BRASS & Scarborough Bands

BRASS & Scarborough Bands

On September 9th 1964 I took my first band pictures and this was to become the next stage in my evolution towards a career in photography which began with taking pictures of BRASS & Scarborough Bands. For a while before, I had forsaken the Railway Society meetings for the Friday Blues Night at the Condor Club on Ramshill Road in Scarborough. Music had attracted my curiosity for something new and girls had started to turn my head.

Still returning home from college at weekends, my older brother Mick and I began to make friends with a group of punters who gathered on Friday nights in an alcove in front of the stage at the Condor. We became known as BRASS, an acronym for ‘Scarborough Sect for the Appreciation of Rhythm and Blues’. Original members L-R below – Nigel James, Rob Best, Mick Cooke, Rex (Boris) Barker and me. My brother Mick was still holding on to his Beatle look with a now overgrown moptop and Cuban heels and I was moving onto the beatnik stage, emulating one of our favourite bands of the time, The Downliners Sect. Having lost my original 1964 released LP, which was probably the first record I ever bought, the undated Charlie Records re-release shown below certainly got it wrong in describing the Downliners as Punk. They were out and out R&B, 1960’s Rhythm & Blues that is.

Now into my second year at college, access to better quality cameras had shown up the limitations in my Halina and this led to my trading it in at Crofts for a second hand medium format Rolleicord. This was the cheaper version of the Rolleiflex, which was the de-facto press camera at the time. This was a twin lens reflex design that used the upper lens for framing and focussing and the lower lens for exposing the image onto film. No more guessing the distance but I still had use for my Weston exposure meter. With a fabulous Schneider Xenar taking lens, the Rolleicord gave me negatives that were over three times the area of the Halina 35mm, with a manifest increase in quality which is readily seen in present day scans. As well as our now regular Friday night blues fest BRASS used to get together for our own photo sessions, for which the timer on my new camera came in very useful, as I could appear in my own pictures. Arranging these group shots, as with the pictures taken below in February 1965, gave me the grounding for what would become a regular part of the group photo session.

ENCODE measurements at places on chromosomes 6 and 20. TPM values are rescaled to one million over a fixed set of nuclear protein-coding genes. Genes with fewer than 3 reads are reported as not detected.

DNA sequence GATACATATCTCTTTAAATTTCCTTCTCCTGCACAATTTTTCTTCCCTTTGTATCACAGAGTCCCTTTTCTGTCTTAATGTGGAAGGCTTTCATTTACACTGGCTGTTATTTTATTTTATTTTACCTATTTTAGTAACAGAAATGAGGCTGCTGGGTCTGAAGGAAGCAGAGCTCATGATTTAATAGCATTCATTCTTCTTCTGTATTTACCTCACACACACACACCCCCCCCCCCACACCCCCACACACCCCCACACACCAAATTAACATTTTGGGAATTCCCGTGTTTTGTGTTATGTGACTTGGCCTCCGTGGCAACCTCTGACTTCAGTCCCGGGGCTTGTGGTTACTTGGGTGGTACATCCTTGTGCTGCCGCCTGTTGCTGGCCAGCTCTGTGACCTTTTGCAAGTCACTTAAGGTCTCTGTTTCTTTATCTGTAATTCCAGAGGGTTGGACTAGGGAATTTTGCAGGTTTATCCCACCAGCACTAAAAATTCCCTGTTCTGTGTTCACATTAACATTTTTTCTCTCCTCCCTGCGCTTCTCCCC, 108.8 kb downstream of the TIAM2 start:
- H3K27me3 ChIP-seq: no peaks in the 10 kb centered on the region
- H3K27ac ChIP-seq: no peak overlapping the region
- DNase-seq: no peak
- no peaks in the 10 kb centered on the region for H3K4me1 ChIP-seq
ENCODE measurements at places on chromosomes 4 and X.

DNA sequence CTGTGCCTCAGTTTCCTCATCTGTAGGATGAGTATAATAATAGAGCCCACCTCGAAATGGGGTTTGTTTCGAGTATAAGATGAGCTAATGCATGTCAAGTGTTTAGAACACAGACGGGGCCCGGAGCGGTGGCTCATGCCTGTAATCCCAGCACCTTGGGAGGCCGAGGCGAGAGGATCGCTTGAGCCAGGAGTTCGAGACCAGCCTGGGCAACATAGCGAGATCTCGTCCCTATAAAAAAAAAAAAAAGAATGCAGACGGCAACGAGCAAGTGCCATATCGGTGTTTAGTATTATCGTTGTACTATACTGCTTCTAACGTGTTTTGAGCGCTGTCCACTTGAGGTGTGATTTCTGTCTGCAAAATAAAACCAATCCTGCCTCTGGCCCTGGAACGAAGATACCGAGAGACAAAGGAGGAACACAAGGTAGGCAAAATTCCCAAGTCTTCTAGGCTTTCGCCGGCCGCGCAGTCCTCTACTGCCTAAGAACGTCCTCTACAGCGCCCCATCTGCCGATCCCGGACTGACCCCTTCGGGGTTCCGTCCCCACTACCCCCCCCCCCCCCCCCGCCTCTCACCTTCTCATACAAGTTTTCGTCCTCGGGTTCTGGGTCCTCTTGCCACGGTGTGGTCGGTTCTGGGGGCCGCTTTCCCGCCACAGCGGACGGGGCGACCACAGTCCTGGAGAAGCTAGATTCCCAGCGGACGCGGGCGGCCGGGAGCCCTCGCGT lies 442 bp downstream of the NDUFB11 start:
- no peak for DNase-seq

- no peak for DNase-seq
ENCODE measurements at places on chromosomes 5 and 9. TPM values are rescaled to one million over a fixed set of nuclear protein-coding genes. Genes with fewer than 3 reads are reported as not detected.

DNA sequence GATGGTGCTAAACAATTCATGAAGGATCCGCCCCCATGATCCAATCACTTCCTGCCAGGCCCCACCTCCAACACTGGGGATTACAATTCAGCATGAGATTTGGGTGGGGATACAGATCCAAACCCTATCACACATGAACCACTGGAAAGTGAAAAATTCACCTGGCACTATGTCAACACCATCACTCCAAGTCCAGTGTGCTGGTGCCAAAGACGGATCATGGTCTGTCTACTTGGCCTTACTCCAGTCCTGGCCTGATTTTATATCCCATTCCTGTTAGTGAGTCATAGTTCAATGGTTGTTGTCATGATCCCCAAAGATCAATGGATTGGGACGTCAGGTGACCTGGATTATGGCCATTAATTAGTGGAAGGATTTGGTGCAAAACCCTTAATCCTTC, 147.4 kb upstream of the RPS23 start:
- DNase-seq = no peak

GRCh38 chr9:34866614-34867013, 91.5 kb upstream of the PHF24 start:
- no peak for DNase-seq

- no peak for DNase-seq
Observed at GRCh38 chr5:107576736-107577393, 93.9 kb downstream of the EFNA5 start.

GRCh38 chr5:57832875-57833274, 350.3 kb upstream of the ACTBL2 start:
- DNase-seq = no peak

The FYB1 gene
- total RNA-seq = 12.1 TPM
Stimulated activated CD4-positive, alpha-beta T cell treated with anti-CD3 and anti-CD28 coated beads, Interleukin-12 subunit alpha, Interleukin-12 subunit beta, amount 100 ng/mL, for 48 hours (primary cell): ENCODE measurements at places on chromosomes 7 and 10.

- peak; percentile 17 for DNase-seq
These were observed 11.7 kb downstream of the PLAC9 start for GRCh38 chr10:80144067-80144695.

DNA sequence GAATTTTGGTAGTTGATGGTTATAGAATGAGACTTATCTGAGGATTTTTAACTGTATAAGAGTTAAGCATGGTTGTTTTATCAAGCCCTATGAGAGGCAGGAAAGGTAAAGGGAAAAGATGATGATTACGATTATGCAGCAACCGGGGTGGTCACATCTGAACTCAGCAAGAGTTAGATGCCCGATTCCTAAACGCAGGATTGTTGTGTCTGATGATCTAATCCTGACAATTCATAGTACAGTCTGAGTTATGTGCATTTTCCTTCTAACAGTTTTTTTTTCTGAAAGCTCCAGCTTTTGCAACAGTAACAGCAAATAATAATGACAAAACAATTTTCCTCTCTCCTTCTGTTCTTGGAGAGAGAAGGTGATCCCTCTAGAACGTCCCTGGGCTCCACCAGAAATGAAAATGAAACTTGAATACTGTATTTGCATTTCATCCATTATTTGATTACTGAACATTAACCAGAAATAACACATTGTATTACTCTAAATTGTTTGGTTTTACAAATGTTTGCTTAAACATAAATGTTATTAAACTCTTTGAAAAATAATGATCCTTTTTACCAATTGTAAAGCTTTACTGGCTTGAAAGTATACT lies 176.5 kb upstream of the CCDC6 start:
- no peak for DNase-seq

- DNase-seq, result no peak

Note. Click X (top right hand corner) to open or close a large slideshow.

 

From the BRASS corner I began to get to know the local bands and I started to knock about with a band called The Incas, helping a bit with the equipment. BRASS member Pete Little used to roadie for them, later joining on bass guitar. This was my ‘in’. The guitarist Brian Thompson lived in a pub at the end of our street and I got to know him first, probably because of the added benefit of under age drinking. We took this picture of me in the front bar, which was a set up as I did not smoke, and never have. The Incas are shown below in what were my first available light live group pictures.


However, back at the start of photographing local bands I took the pictures below of the Tennesseans from the BRASS corner at the Condor Club in September 1964. The Tennesseans were a popular local band who had been together for a few years and had a large following. Hutch, on the far left below, left Scarborough later on to join David Bowie And The Buzz and later still Feathers with Bowie, then played on Space Oddity and finally two years later toured America, Japan and the UK as guitarist on the Aladdin Sane tour. On this night I was experimenting with my brand new professional electronic flash, which had a large flash head and enormous heavy battery, which was akin to dragging about a sack of potatoes.

Five months later, on a freezing February evening in 1965, I was back at the Condor Club where I photographed another local band, The Mandrakes, who later on were to play a pivotable role in my story.

 My music business pictures are available at Getty Images and on my own website briancooke.com.

 

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